Why social media couldn't predict the Iowa race

The issue isn't how many new followers presidential hopeful Rick Santorum gets online, but how well he engages them.

Story highlights

  • Micah Sifry: Growth in followers and retweets are signs of low-level interest
  • Counting something and charting it doesn't mean you've proven anything, he says
  • Sifry: Rick Santorum's surge should put the mania for buzz-tracking into perspective

For years, bloggers and other netizens have repeated: "A link is not an endorsement."

Now it appears that we have to add, "a 'like, 'follow' or 'retweet' is not an endorsement, either."

That's the only way to respond to the wave of breathless news stories and fancy web tools claiming to divine all kinds of correlations between Twitter buzz or Facebook followers and how the GOP presidential candidates will fare in the primaries.

The worst of the new wave is The Washington Post's new MentionMachine tool "that monitors Twitter and media across the Web for political candidate mentions, revealing trends and spikes that show where the conversation is and why." It claims that "growth in the numbers of legitimate followers or a high recurrence of retweets are both indicative of growing grass-roots support."

Groan.

Micah Sifry.

Actually, growth in followers or high numbers of retweets are just an indication of notoriety or celebrity. Saying simple, stupid things that lots of people want to tell their peers about can get you tons of followers and retweets. But it doesn't mean anything definitive about grass-roots support. Otherwise, right now we'd be talking about Herman Cain's amazing victory in Iowa. (Need I remind you of when he was getting headlines topping the Facebook "buzz" charts)

These are empty information calories, to borrow a phrase from Clay Johnson's timely new book, The Information Diet. Eat them at your own risk, for they can make you really dumb.

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This isn't to say that campaigns should ignore social media, or that efforts by voters to influence the election by organizing online are pointless. But just because you can count something and chart it doesn't mean you've proven anything.

Take, for example, Newt Gingrich's 1.4 million Twitter followers. On Huffington Post, Alan Rosenblatt demolishes the notion that this means he's popular among Republicans. Half of those accounts aren't in the United States. And half of all Twitter accounts aren't even active.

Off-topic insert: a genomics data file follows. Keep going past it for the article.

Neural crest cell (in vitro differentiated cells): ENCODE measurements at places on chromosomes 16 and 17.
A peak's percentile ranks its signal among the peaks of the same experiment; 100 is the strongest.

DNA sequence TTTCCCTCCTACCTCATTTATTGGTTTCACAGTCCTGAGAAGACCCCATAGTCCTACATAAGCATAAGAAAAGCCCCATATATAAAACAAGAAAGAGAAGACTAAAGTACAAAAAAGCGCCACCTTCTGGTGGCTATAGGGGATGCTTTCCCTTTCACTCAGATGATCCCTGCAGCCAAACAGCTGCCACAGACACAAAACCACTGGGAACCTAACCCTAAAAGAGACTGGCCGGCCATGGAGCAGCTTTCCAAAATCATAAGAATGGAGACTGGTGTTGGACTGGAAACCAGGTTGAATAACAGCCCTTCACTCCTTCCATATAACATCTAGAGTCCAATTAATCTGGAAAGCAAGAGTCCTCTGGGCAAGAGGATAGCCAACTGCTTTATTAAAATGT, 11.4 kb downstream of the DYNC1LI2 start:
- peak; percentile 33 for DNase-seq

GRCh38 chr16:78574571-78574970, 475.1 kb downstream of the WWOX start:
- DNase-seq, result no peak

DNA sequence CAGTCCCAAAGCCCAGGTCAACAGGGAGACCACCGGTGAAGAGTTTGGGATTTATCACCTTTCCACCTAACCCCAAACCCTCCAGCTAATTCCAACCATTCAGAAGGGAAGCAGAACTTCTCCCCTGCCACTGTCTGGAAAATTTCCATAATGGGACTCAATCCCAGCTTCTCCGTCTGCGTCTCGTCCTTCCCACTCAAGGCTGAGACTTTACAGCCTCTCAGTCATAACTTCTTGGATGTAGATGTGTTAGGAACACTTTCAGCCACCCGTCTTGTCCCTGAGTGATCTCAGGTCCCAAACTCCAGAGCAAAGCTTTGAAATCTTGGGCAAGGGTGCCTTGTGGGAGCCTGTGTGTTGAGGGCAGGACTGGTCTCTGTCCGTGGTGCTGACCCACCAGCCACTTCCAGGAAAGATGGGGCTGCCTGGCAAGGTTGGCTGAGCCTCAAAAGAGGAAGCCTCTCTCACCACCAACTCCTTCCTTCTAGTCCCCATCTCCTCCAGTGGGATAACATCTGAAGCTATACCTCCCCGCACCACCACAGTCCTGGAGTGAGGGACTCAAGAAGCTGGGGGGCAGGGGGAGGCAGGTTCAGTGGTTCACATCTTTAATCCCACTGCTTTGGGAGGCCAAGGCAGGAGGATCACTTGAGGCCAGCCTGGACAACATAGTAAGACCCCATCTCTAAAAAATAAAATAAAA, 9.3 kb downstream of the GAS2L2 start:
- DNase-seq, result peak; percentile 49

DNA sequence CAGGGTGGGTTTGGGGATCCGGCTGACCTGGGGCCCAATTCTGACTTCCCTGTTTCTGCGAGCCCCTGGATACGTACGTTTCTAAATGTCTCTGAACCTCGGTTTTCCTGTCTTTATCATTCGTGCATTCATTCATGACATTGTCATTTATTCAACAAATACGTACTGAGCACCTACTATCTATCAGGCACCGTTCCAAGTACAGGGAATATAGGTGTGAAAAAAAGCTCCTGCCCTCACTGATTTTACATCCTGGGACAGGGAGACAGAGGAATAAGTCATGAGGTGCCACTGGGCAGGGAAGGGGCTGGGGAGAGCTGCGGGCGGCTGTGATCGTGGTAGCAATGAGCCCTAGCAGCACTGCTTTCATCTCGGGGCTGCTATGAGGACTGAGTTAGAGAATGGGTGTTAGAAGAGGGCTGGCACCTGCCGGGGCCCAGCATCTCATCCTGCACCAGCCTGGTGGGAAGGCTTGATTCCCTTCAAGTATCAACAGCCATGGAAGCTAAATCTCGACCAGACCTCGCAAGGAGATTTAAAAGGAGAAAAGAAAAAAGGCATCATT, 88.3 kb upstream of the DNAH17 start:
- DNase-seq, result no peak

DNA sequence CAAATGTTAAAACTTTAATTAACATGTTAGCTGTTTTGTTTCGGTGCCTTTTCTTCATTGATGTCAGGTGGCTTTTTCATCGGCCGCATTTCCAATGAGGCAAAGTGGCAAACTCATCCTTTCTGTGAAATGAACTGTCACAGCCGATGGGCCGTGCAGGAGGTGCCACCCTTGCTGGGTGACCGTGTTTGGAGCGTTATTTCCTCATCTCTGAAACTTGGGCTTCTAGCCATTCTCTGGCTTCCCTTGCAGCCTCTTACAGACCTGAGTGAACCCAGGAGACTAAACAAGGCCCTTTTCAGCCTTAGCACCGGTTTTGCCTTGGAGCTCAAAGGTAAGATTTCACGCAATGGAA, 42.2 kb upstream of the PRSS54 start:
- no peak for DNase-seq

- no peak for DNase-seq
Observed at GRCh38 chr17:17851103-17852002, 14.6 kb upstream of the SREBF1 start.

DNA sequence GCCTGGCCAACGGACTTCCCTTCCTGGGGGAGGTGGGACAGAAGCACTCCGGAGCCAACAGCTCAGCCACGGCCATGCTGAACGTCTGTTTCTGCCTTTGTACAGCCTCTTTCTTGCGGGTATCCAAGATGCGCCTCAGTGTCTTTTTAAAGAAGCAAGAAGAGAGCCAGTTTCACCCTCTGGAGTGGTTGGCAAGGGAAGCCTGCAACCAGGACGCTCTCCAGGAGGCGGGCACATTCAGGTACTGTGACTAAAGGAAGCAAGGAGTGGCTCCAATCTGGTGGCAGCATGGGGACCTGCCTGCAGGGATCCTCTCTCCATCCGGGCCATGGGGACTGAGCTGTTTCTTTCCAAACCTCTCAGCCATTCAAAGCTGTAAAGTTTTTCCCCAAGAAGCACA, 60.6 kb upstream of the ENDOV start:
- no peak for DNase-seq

Newt's numbers are a sign of online longevity and notoriety, not much more.

Rick Santorum's late surge in Iowa should also put the mania for tracking online buzz into perspective. All of last year, he trailed the pack online. Meanwhile, he worked Iowa the old-fashioned way and did his best to tap into a social network that is more locally rooted than anything Facebook or Twitter has to offer.

That is, the evangelical church.

As the other candidates with a claim on that community started to fall away, Santorum's fortunes started to rise. And then in late December he got really lucky, sidestepping the negative attention and negative advertising that battered some of the other top-tier candidates while peaking at just the right time.

Now the issue isn't how many new followers Santorum may get online, but how well he engages them and converts these low-level indications of interest into money, volunteers and votes. So far, the tidings aren't great. As my colleagues Sarah Lai Stirland and Nick Judd pointed out yesterday, Santorum's website wasn't quite up to the task of handling the burst of traffic he earned Tuesday night, potentially costing him millions in overnight donations.

Nor does his site offer supporters a way to self-organize, the way My.BarackObama.com or MyMitt.com invites supporters to start their own profile pages or set up their own house parties and fundraisers. (And I haven't even mentioned the Santorum campaign's failure to successfully address his "Google problem," which Search Engine Land's Danny Sullivan dissects at great length today.)

Online politics is complicated and requires a level of technological literacy that most people, reporters included, simply lack. So as you encounter breathless headlines about the role of social media in the 2012 election, or how the race is going to be won or lost on Facebook or Twitter or whatever, just remember this: a link, or a follow, or a retweet, is about as meaningful as a glance or a nod.

It's an indication of fairly low-level interest, nothing more. Organizing all those glances or nods into something powerful -- that's what really matters.

The opinions expressed in this commentary are solely those of Micah Sifry.